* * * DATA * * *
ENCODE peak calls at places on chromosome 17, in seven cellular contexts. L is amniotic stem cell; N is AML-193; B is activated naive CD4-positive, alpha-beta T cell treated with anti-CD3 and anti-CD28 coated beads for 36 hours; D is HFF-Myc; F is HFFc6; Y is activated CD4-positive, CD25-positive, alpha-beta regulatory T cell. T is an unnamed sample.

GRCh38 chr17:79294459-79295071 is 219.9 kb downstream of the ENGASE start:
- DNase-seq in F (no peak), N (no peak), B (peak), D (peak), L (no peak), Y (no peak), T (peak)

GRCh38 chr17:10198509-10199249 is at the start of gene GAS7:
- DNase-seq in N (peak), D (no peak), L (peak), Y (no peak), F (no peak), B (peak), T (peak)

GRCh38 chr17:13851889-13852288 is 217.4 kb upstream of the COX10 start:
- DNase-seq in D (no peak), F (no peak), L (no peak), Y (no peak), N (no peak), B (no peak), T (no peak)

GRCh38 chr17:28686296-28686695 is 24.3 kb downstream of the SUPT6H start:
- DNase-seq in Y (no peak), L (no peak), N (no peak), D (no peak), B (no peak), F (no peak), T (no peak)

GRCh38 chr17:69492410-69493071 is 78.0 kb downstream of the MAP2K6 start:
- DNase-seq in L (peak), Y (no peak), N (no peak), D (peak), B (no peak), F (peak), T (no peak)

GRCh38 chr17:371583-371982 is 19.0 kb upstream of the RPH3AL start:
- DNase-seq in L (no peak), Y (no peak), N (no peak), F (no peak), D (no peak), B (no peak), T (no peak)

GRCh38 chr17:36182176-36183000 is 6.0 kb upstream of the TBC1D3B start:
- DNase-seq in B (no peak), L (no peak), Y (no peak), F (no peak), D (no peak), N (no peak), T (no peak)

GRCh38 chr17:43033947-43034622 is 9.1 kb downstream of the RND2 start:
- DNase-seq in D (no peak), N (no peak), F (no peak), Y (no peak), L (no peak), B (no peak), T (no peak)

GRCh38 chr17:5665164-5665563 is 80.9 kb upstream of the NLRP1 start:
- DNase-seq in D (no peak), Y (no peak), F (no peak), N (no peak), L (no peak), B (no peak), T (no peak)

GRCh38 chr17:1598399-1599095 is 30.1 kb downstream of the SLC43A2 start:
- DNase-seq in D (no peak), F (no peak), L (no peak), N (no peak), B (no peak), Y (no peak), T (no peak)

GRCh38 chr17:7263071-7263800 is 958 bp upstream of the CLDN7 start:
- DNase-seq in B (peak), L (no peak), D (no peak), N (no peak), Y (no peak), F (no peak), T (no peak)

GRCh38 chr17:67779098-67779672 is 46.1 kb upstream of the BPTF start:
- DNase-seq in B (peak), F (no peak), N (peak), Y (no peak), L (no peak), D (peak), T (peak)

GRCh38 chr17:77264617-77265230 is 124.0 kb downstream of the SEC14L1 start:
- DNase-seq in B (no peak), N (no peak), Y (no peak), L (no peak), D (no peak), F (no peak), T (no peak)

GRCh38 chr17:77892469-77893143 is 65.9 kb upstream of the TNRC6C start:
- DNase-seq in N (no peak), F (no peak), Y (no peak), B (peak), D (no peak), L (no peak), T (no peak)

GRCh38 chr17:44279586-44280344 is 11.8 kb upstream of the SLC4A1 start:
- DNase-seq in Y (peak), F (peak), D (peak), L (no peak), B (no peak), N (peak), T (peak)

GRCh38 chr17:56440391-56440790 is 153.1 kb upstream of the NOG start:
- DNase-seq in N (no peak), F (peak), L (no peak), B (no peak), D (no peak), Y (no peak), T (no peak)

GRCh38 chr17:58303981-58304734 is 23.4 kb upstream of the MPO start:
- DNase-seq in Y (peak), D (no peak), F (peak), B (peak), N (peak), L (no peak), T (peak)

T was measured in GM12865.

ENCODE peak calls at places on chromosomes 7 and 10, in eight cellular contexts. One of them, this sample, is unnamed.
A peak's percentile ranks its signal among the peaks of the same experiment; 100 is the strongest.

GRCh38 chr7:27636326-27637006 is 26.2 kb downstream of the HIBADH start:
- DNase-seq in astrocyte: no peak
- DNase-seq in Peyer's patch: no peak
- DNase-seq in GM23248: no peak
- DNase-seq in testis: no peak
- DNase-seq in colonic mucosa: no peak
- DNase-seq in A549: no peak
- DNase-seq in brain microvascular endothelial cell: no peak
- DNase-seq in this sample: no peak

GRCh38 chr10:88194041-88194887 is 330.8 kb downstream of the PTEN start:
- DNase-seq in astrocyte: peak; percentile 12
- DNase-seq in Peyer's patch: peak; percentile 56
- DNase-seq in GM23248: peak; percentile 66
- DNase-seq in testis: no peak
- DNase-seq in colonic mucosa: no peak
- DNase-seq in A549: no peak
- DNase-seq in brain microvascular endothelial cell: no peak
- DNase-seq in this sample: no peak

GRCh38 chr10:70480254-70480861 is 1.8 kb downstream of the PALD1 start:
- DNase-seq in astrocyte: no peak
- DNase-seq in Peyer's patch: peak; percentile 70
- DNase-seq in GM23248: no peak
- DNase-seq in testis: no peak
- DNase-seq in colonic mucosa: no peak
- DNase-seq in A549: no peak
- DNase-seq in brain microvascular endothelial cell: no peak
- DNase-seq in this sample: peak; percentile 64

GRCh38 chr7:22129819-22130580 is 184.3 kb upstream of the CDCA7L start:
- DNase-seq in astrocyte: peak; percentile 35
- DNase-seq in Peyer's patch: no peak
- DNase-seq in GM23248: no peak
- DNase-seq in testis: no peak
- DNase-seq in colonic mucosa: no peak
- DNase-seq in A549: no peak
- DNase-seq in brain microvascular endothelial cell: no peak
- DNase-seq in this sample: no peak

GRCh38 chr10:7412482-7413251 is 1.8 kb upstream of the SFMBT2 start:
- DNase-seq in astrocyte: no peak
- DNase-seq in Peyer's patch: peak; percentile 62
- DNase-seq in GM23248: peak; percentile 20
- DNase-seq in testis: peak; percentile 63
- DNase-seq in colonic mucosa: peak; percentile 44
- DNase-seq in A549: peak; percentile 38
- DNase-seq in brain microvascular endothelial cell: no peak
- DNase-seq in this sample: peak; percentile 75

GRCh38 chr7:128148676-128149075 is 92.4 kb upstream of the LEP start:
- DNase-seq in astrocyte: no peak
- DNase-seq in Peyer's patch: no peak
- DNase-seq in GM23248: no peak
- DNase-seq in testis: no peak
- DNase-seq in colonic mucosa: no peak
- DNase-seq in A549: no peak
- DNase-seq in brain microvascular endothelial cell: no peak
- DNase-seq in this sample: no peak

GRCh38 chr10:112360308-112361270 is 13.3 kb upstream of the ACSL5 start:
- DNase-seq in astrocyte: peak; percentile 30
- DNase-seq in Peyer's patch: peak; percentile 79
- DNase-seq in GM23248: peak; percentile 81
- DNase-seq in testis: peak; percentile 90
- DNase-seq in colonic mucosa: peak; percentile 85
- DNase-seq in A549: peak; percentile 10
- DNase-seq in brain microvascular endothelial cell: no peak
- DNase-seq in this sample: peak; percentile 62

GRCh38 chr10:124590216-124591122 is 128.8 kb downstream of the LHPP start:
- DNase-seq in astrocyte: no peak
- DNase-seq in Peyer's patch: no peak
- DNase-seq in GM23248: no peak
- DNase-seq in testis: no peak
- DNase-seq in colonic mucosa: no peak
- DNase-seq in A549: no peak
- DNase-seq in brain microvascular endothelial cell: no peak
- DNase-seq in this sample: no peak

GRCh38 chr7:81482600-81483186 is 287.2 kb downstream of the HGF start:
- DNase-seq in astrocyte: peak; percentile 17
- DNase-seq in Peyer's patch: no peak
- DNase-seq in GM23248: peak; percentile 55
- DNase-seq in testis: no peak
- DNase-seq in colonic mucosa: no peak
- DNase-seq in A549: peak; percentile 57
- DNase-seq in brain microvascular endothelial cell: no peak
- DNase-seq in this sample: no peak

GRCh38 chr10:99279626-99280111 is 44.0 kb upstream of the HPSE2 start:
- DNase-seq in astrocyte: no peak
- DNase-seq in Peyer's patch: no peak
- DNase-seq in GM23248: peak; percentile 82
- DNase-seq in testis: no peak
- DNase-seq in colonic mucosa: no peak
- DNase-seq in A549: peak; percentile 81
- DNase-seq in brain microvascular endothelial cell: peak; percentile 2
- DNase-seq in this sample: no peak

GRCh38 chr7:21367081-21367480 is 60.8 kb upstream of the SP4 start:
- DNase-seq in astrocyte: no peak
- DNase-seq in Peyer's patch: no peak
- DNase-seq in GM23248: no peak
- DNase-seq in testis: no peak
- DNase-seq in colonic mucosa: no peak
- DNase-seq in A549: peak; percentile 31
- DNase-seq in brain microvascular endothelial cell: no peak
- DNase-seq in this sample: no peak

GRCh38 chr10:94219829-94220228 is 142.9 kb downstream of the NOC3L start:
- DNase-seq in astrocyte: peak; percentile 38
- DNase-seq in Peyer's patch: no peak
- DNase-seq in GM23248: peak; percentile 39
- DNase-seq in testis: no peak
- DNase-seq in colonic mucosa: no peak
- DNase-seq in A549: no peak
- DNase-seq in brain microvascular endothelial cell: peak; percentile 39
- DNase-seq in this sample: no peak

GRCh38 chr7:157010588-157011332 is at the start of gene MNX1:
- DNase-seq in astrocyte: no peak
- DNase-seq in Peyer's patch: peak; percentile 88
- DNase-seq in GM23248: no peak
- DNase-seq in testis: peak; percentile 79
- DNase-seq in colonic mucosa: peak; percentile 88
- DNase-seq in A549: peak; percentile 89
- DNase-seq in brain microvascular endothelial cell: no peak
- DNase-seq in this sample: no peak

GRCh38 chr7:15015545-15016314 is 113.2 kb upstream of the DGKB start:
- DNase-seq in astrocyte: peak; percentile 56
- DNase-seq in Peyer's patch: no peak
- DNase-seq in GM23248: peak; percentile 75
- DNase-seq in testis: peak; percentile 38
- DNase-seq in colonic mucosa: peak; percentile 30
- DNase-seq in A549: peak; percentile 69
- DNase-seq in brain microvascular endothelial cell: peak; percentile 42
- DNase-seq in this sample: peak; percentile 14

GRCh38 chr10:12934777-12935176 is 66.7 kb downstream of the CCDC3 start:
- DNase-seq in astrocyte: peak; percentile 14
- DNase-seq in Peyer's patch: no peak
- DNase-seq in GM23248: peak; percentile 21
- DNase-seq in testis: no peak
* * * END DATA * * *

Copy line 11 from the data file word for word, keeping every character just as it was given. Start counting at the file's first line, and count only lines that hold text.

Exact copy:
- DNase-seq in L (peak), Y (no peak), N (no peak), D (peak), B (no peak), F (peak), T (no peak)